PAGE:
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Noob electrodes stick to work hard to start

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  • Noob electrodes stick to work hard to start

    Hey all,

    I am a beginner welder, and have started buying different electrodes seeing which one I like and what suits my needs. I've been using 3/32 6011, 1/8 7014, and 1/8 7018. The 6011's I've bought have been really hard to start the arc with. They will not arc and when I get close and start scratching they will arc and stick the the work. I've turned up the amperage and the head is easier to start but I will blow a hole in the metal pretty quickly too....the 7014 have been really easy to work with. They maintain and start arcs very well. But the welds don't look very good and have a tendency to be porous and I have to do multiple passes to get something good. The 7018's have similar problems as the 6011 as in the are very hard to start and maintain a good arc. They stick to the work quite often when trying to start the arc. I have noticed a slag build up on the tip of these rods and chipping it off at the start has helped a little, but not much. Just threw a bunch of info at you. Any help at all would be awesome. Thanks in advance.

  • #2
    What type of current are you using and what polarity? (AC/DC) (EP/EN)
    Last edited by Dipsomaniac; 01-08-2013, 02:41 PM. Reason: Too many P's and N's

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    • #3
      Using DC with electrode positive.

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      • #4
        What kind of welder are you using?

        Causes for porosity can be one or more of the following:

        Damp Electrode, Workpiece is dirty or incompatible material, Arc length too long.

        I have only seen slag build up on electrodes for one of two reasons. Bad flux and improper welding technique.

        Look at this link from this very web site. It might help you out.

        http://www.millerwelds.com/pdf/guidelines_smaw.pdf

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        • #5
          Originally posted by tyler-satx View Post
          When I get close and start scratching they will arc and stick the the work.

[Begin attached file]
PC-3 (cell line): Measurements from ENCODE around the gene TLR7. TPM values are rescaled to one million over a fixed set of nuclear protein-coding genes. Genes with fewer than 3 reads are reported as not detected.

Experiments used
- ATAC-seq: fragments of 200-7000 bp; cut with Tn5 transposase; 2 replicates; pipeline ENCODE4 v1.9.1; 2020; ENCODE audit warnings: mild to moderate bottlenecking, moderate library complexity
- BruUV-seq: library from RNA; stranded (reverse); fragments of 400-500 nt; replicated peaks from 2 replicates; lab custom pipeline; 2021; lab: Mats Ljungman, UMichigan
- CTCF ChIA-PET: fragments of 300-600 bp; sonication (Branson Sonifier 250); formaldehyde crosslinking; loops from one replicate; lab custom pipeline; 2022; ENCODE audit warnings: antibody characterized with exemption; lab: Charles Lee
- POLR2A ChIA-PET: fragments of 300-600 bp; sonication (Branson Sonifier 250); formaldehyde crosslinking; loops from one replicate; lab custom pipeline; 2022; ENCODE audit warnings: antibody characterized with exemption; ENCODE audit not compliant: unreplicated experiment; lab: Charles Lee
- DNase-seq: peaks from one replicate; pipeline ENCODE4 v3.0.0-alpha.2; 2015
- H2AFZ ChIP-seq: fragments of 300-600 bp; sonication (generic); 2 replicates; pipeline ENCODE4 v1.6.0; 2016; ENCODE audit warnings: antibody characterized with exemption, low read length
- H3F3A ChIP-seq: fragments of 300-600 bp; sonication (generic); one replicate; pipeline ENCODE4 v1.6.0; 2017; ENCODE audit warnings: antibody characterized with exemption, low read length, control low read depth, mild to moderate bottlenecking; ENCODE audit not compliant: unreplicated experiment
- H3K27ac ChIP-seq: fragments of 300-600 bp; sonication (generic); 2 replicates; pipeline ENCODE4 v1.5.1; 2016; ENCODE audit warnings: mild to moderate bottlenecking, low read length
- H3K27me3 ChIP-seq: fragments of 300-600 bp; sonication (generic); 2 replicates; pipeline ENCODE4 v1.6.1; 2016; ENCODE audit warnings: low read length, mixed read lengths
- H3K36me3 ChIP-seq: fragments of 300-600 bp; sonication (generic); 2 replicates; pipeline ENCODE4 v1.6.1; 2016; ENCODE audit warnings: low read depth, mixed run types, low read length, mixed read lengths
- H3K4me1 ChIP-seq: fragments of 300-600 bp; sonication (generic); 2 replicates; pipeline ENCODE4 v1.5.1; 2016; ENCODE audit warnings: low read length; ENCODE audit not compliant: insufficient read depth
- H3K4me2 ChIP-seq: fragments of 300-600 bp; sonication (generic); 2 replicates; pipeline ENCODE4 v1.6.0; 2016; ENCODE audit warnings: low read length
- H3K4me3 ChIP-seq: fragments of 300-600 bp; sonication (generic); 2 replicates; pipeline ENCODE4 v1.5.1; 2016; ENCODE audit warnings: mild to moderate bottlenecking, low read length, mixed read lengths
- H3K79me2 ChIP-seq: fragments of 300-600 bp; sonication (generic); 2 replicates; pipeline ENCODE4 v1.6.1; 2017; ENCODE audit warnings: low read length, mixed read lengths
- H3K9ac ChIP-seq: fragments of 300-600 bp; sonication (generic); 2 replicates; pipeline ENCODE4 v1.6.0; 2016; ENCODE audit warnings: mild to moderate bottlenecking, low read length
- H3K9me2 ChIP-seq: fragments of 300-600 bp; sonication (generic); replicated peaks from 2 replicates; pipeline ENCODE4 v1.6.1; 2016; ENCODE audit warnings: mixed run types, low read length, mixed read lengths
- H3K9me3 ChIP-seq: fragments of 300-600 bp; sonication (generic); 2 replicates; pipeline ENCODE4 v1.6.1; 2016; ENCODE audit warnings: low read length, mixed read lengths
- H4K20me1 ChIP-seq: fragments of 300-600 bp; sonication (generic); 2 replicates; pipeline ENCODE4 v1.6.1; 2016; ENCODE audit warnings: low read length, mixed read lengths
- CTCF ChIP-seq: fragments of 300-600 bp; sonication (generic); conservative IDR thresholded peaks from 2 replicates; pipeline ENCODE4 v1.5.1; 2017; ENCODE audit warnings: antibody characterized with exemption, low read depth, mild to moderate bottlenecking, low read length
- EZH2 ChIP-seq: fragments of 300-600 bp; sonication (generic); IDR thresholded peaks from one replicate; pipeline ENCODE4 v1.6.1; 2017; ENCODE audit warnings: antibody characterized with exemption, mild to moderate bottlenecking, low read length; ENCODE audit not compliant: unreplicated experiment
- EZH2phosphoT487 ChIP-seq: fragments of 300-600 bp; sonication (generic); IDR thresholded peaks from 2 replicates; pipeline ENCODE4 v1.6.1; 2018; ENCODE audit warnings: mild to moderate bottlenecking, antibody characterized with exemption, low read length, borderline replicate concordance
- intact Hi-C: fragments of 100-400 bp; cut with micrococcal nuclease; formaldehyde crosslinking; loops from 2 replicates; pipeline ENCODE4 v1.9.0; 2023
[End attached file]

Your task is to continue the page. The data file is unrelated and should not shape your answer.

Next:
I think that's why they call it "Stick Welding"!

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          • #6
            I'm using an old century manufacturing AC/DC machine 230/140. Too long of an arc length does make sense on the porosity. And so does the bad welding technique. I've read that you have to get these 7018 rods hot in an oven or something? They are dry and at room temp...is this enough? Thanks for the replies. That site has a lot of good info. Thanks for the tip. Anything on the sticking of the rods? Hopefully that's not all there is to it lol

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            • #7
              My old man had an AC/DC Century with a TIG box attached to it and that is how I learned how to weld. I am so glad that I have moved on to the bigger "toys"...

              C.L.A.M.S. I suspect that either your electrode angle is incorrect or you are playing around on some flat stock and allowing the material to build up because of improper movement or speed.

              Take a look at this link for more about C.L.A.M.S..
              http://www.millerwelds.com/education...rticles16.html

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              • #8
                Noob electrodes stick to work hard to start

                http://www.weldingtipsandtricks.com/
                They have some great vids and advice, check it out.
                Take a welding corse at a local county collage would help. You need someone, who knows welding, to watch you weld to se what your doing or not doing.
                Kevin

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                • #9
                  Thanks for the links guys. I think the welding course is a good idea too. I really just trying to figure it out for myself right now. And yep this welder is my old mans too. Thinking about getting a newer welder. Do the run better...or any advantages?

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                  • #10
                    sticking 6011

                    Try some 1/8 - 6011. 3/32 is prone to sticking particularly in the second 1/2 of the rod. My .02.
                    Meltedmetal

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                    • #11
                      Lol

                      Originally posted by nocheepgas View Post
                      I think that's why they call it "Stick Welding"!
                      Yes I will remember that one LOL.

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